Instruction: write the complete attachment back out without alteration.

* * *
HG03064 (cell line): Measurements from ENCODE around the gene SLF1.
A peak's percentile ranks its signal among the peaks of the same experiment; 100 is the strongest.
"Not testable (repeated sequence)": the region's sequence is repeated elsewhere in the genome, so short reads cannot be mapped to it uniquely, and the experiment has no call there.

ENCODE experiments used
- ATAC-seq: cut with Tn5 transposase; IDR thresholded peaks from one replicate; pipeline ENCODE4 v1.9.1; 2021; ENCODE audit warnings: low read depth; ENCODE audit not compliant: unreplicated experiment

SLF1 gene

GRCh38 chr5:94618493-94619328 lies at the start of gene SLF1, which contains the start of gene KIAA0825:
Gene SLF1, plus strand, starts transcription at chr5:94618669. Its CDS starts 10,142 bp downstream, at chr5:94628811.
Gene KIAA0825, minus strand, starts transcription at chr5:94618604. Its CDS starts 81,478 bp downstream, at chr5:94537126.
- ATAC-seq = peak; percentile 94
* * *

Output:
HG03064 (cell line): Measurements from ENCODE around the gene SLF1.
A peak's percentile ranks its signal among the peaks of the same experiment; 100 is the strongest.
"Not testable (repeated sequence)": the region's sequence is repeated elsewhere in the genome, so short reads cannot be mapped to it uniquely, and the experiment has no call there.

ENCODE experiments used
- ATAC-seq: cut with Tn5 transposase; IDR thresholded peaks from one replicate; pipeline ENCODE4 v1.9.1; 2021; ENCODE audit warnings: low read depth; ENCODE audit not compliant: unreplicated experiment

SLF1 gene

GRCh38 chr5:94618493-94619328 lies at the start of gene SLF1, which contains the start of gene KIAA0825:
Gene SLF1, plus strand, starts transcription at chr5:94618669. Its CDS starts 10,142 bp downstream, at chr5:94628811.
Gene KIAA0825, minus strand, starts transcription at chr5:94618604. Its CDS starts 81,478 bp downstream, at chr5:94537126.
- ATAC-seq = peak; percentile 94